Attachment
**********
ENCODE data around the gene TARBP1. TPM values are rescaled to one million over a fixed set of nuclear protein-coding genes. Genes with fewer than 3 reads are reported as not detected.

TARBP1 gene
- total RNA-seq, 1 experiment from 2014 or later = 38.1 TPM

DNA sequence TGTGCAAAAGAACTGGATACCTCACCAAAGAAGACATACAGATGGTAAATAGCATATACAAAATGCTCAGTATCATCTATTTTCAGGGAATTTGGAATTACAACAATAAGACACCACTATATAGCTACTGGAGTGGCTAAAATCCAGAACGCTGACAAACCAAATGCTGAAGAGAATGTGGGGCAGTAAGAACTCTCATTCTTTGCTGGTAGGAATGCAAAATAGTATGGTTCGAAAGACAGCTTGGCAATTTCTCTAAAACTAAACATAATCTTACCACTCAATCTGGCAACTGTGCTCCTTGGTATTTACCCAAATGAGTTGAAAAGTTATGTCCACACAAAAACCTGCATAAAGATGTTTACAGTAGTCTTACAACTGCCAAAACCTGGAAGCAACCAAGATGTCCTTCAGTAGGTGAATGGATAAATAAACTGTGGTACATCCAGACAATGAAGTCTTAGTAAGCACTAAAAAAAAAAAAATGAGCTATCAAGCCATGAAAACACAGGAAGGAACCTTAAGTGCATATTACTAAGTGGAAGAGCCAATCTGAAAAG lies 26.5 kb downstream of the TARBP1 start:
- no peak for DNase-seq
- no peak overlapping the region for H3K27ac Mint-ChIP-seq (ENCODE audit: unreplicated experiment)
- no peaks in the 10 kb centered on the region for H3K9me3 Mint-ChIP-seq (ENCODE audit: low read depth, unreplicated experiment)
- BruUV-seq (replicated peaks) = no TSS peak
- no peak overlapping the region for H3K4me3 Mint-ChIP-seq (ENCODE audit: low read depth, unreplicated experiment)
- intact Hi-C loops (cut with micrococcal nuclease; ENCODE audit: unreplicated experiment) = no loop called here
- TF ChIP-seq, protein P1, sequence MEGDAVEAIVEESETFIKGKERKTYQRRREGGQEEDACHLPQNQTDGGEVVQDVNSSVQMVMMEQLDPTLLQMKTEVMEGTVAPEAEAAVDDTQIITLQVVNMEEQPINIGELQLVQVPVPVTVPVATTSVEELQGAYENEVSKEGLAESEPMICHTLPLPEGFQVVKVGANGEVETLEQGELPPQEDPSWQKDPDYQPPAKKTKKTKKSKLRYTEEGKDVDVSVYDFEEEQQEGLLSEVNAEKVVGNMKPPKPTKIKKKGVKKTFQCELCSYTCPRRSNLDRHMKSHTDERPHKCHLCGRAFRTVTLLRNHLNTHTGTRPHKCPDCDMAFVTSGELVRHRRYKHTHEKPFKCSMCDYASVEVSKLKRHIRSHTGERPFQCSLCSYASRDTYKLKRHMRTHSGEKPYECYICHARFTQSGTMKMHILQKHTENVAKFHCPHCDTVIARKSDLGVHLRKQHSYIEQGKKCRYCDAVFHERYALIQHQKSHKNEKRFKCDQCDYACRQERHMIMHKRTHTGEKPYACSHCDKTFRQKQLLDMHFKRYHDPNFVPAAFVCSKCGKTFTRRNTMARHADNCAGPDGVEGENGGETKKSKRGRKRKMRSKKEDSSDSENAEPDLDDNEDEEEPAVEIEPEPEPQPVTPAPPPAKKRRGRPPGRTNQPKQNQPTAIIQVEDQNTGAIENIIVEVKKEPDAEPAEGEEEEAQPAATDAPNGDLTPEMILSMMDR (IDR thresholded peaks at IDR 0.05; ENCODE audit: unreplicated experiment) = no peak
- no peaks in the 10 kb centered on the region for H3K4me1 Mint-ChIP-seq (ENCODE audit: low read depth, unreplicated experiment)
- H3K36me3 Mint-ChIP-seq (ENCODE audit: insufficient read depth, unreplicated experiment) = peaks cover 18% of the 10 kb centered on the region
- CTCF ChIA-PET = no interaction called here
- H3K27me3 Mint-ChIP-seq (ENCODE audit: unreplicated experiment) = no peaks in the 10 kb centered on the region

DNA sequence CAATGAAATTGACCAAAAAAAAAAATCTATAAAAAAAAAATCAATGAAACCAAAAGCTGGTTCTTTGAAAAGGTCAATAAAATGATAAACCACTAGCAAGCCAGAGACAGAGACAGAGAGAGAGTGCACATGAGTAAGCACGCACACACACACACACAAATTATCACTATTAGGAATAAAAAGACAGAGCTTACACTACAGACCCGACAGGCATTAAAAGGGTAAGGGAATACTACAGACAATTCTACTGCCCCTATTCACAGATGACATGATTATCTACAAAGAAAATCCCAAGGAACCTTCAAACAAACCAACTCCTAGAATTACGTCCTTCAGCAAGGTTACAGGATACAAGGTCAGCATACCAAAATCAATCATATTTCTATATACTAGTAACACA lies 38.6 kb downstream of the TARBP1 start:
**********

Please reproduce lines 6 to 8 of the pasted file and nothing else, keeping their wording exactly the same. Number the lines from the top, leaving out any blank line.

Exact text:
- no peak overlapping the region for H3K27ac Mint-ChIP-seq (ENCODE audit: unreplicated experiment)
- no peaks in the 10 kb centered on the region for H3K9me3 Mint-ChIP-seq (ENCODE audit: low read depth, unreplicated experiment)
- BruUV-seq (replicated peaks) = no TSS peak